The village of Oaxos, one of the most important cities of ancient Crete, was situated in the area of the modern village of Axos, and flourished from Late Minoan and Geometric up until Roman and consecutive times. Archaeological pick-axes have brought to light many parts of the ancient city including the temple of Aphrodite, the prytaneum, tombs and a variety of archaeological relics. The wall of the acropolis, remains of which can still be seen today on the summit of the hill, must have been of particular grandeur. In 1899, the Italian Archaeological School started excavations, which uncovered a variety of findings such as Minoan potsherds, stone vessels, inscriptions and many figurines of a naked female body, which is believed to portray the goddess of Fertility. Furthermore, remains of buildings dating back to the Classical Period were found, on top of which new constructions had been built, mainly Byzantine churches.
During the latter it accommodated the seat of the Episcopate and boasted a large number of churches. At the place of Livada, north east of the village, remains of archaic times have been found, a fact, which indicates the dimensions of ancient Axos. Another detail implying the importance of Axos is the fact that it had various kinds of currency. Approximately 40 different coins have been recognised, most of which display the head of Apollo or of Zeus, the gods, who were worshipped in ancient Oaxos.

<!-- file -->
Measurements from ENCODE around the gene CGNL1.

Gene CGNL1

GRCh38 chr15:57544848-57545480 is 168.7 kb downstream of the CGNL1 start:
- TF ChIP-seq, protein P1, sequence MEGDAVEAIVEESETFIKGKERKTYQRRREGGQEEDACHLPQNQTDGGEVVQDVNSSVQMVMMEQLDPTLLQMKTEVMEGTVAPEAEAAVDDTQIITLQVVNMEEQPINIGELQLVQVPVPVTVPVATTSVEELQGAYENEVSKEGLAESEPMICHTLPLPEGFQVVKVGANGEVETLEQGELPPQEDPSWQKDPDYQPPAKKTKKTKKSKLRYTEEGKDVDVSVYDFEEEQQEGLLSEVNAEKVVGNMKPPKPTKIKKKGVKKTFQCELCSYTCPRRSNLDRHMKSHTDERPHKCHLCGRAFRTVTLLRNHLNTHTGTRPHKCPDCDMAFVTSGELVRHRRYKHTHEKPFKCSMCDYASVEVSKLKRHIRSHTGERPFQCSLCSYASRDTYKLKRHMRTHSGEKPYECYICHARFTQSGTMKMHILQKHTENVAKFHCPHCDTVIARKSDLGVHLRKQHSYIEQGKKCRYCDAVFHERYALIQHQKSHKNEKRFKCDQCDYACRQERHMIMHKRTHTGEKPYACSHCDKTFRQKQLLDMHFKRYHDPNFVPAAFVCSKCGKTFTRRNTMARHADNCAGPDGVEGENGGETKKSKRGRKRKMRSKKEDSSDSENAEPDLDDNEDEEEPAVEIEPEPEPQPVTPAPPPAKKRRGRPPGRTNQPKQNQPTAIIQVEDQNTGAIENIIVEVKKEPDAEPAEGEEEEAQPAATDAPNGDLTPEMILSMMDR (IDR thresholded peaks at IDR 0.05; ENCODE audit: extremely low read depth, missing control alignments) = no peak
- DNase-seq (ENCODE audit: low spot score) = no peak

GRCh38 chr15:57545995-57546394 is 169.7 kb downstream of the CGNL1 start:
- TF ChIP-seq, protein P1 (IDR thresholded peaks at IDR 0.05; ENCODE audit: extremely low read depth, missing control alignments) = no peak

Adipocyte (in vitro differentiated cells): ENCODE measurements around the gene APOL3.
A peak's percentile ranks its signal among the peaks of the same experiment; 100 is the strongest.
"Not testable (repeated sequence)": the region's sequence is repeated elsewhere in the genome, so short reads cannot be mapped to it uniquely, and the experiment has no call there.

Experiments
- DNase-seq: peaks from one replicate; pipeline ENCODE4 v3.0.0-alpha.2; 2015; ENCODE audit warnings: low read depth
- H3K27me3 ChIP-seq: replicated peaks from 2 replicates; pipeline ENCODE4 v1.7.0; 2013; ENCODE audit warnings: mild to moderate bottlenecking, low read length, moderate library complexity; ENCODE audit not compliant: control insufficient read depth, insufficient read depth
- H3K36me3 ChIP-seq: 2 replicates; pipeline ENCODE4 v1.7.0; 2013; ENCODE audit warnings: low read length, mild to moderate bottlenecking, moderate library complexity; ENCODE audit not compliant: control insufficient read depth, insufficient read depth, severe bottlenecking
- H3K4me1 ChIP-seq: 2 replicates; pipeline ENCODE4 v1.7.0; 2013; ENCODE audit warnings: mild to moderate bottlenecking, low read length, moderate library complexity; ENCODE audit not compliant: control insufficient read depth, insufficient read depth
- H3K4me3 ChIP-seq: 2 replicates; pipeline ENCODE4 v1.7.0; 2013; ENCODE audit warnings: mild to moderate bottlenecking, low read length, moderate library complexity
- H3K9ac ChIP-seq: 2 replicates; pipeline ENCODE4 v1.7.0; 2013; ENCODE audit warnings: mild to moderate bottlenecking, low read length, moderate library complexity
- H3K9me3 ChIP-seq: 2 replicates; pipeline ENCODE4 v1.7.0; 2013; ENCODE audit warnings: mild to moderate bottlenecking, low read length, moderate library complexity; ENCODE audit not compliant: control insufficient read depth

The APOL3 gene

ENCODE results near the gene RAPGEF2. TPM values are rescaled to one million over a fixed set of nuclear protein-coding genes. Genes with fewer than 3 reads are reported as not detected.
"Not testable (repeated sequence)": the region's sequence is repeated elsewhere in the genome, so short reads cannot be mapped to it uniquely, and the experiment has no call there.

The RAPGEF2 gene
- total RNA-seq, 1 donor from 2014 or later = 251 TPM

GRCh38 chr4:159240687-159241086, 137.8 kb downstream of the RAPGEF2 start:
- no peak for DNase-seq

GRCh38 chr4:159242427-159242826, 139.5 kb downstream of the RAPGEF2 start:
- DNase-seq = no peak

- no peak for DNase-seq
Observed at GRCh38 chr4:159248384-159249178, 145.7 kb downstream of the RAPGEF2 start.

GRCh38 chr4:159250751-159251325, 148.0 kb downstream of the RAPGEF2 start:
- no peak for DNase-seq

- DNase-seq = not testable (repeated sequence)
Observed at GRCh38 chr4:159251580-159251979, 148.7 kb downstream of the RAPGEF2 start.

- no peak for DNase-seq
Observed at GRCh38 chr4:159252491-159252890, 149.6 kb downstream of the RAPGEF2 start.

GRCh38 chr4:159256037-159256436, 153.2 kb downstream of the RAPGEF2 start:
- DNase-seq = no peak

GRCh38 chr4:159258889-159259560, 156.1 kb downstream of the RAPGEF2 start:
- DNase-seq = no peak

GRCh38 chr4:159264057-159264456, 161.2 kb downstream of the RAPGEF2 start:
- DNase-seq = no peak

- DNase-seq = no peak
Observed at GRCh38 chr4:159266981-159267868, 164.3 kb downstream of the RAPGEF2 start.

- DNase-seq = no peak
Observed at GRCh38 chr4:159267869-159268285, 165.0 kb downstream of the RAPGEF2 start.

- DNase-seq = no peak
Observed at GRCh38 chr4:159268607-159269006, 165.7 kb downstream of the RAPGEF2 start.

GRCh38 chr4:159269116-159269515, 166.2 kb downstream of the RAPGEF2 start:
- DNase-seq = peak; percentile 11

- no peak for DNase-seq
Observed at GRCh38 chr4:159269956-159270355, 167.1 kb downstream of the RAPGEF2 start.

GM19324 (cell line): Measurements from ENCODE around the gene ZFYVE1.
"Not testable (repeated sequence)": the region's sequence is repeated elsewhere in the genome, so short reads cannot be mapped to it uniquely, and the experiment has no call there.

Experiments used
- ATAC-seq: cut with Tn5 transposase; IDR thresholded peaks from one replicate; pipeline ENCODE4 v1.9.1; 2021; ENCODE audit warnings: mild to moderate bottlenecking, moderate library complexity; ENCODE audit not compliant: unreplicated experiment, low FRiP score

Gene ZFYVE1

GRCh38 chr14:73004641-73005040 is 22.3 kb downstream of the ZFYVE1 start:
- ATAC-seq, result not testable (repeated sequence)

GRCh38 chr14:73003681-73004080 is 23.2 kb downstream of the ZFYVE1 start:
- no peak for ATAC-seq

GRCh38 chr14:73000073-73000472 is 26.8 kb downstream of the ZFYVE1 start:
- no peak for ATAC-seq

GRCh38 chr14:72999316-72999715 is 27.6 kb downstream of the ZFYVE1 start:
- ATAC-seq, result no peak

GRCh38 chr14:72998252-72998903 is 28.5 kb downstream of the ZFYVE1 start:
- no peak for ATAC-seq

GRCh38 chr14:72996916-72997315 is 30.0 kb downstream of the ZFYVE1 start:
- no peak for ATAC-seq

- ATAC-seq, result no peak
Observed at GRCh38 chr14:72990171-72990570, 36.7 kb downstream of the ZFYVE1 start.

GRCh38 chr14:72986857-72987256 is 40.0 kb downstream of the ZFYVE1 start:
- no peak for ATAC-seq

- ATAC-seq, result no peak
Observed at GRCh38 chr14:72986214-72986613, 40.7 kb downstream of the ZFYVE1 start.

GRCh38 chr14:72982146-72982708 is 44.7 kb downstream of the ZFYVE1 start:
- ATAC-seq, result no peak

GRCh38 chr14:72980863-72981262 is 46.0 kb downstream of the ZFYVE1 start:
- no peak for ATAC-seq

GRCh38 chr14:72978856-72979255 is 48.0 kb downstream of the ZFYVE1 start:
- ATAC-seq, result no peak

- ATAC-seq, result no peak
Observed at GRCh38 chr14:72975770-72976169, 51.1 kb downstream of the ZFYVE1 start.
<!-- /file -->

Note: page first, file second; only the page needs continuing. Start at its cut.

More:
This text is cited Oct 2003 from the Tourism Promotion Committee of Rethymno Prefecture URL below, which contains image.
The acropolis of the ancient city is above the village, near the cemetery church of Agios Ioannis. Excavations have revealed a large temple platform, possibly of Aphrodite, a statue of Dimitra and several other finds including the excellent bronze helmet displayed in the Iraklion Museum (Room 18). In Axos, Zeus and Apollon were also believed to be worshipped.
This text is cited Dec 2002 from the Crete TOURnet URL below, which contains image.
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